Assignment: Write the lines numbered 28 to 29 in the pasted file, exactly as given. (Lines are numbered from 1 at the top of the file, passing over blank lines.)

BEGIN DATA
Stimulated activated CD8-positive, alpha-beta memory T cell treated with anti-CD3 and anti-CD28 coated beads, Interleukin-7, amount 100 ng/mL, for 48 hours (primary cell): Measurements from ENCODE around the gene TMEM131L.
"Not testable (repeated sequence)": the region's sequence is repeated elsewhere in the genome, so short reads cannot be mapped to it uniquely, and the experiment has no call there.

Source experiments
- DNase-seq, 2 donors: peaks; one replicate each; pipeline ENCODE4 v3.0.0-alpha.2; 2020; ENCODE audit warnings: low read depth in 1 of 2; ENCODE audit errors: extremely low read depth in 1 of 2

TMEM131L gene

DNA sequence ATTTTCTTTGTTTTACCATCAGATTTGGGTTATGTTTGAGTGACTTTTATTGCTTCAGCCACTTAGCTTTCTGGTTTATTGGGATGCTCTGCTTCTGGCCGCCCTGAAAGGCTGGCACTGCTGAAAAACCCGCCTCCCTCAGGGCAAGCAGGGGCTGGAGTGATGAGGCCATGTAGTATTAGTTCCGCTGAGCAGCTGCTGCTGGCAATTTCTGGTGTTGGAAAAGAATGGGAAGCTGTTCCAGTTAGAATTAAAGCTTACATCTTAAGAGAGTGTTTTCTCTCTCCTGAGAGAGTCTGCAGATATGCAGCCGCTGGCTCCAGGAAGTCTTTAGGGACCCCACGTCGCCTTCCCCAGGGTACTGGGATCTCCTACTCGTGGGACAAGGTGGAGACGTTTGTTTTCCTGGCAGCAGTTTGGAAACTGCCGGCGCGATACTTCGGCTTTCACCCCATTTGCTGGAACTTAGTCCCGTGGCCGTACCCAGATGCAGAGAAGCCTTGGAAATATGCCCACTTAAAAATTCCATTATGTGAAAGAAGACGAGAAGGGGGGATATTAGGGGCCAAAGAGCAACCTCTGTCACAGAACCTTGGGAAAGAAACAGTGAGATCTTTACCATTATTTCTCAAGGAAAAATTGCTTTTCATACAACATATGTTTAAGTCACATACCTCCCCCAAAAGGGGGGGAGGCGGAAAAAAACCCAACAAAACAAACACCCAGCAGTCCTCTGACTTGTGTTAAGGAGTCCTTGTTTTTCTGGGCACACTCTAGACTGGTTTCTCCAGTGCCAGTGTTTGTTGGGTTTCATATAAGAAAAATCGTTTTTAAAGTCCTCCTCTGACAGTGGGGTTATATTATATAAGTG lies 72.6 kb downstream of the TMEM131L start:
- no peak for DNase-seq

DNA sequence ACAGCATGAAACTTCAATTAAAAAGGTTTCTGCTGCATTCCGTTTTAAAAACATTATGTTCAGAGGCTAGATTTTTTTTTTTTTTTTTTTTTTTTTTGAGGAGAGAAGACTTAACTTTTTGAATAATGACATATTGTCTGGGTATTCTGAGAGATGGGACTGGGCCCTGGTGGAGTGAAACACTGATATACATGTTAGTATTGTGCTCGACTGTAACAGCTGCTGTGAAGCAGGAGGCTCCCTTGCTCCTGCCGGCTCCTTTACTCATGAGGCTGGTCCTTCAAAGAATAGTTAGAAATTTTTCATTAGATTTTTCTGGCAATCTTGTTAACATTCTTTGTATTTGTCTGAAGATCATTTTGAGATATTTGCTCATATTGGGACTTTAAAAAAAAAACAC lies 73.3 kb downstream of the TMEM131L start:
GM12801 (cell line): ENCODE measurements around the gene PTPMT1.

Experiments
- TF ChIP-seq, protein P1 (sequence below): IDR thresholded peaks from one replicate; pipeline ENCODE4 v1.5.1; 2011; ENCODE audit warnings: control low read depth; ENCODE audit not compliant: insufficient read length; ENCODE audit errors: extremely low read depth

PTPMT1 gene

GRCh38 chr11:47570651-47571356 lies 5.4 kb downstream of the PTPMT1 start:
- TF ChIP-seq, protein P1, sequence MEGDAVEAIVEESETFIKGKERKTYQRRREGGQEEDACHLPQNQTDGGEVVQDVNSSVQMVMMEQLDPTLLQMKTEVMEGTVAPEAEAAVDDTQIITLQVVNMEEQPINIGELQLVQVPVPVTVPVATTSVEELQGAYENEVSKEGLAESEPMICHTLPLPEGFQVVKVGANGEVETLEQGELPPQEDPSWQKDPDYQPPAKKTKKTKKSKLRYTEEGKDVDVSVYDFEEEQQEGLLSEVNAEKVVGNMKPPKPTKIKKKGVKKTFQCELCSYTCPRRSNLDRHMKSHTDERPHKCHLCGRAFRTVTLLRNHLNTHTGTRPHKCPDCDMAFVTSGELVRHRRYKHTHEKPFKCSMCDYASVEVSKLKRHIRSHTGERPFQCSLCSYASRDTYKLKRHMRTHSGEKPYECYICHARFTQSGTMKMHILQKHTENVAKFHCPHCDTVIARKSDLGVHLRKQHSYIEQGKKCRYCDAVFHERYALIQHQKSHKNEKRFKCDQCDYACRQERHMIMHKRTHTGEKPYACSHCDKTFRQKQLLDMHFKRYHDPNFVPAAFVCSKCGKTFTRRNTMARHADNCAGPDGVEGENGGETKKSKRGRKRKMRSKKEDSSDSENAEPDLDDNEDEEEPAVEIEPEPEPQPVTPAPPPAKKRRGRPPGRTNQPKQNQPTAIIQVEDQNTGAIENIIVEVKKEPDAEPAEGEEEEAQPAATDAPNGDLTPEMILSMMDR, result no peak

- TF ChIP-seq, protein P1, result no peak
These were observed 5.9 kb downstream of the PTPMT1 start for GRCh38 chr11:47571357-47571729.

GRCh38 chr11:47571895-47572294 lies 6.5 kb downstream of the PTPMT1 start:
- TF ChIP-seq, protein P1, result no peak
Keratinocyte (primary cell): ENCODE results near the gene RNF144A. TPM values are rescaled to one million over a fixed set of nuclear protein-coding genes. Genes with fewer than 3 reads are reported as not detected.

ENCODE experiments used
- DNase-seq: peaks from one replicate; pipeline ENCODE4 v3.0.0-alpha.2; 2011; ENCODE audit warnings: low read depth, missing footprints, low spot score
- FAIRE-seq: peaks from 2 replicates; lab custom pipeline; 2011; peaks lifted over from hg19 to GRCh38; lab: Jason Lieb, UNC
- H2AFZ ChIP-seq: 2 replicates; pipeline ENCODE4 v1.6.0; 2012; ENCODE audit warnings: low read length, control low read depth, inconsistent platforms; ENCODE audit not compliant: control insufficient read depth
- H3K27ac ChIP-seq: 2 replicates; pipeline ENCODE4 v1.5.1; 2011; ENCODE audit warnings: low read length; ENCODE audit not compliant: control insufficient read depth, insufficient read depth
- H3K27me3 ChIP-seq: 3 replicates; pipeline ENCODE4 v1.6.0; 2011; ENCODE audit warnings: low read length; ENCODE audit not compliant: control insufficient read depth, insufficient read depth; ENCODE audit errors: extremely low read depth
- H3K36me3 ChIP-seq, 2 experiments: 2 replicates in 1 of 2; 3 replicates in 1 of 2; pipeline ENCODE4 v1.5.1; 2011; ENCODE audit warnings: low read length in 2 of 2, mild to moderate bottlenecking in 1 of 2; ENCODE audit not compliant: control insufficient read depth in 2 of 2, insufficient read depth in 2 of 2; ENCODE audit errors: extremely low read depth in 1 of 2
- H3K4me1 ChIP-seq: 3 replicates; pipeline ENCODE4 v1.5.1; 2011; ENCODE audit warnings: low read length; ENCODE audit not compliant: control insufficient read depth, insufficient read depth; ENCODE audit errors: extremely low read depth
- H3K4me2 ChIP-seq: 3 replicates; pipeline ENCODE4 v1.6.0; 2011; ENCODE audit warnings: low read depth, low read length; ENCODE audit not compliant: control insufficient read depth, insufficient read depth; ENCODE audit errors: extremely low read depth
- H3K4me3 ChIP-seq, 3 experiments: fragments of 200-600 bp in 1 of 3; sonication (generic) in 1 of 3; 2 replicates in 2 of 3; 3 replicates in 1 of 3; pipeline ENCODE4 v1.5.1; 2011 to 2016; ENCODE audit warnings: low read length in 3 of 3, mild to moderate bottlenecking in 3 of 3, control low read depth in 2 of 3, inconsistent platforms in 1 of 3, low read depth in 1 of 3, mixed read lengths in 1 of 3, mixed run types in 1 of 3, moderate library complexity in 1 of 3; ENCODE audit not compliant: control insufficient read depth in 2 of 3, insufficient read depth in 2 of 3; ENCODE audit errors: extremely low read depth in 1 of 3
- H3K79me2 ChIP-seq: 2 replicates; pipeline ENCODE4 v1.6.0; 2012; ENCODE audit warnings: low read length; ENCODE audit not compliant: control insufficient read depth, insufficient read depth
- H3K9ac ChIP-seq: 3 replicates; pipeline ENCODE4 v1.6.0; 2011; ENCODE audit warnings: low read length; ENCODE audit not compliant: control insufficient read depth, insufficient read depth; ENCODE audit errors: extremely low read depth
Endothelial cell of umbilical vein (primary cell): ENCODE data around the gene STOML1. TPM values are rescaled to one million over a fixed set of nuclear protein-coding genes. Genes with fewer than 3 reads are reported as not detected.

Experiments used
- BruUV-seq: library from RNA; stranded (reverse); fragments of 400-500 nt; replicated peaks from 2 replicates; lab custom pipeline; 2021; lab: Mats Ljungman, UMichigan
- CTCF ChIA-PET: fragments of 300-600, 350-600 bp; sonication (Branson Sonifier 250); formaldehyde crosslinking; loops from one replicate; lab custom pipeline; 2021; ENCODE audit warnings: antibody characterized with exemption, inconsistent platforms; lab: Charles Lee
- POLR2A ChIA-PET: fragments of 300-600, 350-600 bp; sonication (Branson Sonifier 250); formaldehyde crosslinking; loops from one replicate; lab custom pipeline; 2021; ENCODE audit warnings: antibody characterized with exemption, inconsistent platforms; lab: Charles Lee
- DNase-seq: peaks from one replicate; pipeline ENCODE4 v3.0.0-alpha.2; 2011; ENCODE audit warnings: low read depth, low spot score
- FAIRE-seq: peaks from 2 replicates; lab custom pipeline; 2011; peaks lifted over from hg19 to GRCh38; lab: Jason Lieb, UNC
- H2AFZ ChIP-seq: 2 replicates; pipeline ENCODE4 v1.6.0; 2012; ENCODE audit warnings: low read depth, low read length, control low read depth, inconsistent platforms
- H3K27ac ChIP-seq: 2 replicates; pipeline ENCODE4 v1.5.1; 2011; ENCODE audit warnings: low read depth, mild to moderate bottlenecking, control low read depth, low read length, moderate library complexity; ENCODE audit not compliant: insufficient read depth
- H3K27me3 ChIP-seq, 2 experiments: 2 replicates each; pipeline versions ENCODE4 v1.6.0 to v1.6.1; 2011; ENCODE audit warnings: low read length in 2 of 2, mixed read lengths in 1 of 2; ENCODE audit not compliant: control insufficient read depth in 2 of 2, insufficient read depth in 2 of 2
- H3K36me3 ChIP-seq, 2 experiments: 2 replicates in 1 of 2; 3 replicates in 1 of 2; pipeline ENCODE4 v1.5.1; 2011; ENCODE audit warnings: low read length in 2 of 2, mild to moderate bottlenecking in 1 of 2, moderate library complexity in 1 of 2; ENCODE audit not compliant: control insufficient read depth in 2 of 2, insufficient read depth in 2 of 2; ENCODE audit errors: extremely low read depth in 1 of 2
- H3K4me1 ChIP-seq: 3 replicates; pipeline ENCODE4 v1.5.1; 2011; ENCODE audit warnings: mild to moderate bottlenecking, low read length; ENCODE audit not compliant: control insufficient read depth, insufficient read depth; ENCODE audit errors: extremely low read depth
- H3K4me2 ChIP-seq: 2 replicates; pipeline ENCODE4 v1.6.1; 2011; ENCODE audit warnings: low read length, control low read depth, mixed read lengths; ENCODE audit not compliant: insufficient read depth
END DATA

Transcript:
- H3K4me2 ChIP-seq: 3 replicates; pipeline ENCODE4 v1.6.0; 2011; ENCODE audit warnings: low read depth, low read length; ENCODE audit not compliant: control insufficient read depth, insufficient read depth; ENCODE audit errors: extremely low read depth
- H3K4me3 ChIP-seq, 3 experiments: fragments of 200-600 bp in 1 of 3; sonication (generic) in 1 of 3; 2 replicates in 2 of 3; 3 replicates in 1 of 3; pipeline ENCODE4 v1.5.1; 2011 to 2016; ENCODE audit warnings: low read length in 3 of 3, mild to moderate bottlenecking in 3 of 3, control low read depth in 2 of 3, inconsistent platforms in 1 of 3, low read depth in 1 of 3, mixed read lengths in 1 of 3, mixed run types in 1 of 3, moderate library complexity in 1 of 3; ENCODE audit not compliant: control insufficient read depth in 2 of 3, insufficient read depth in 2 of 3; ENCODE audit errors: extremely low read depth in 1 of 3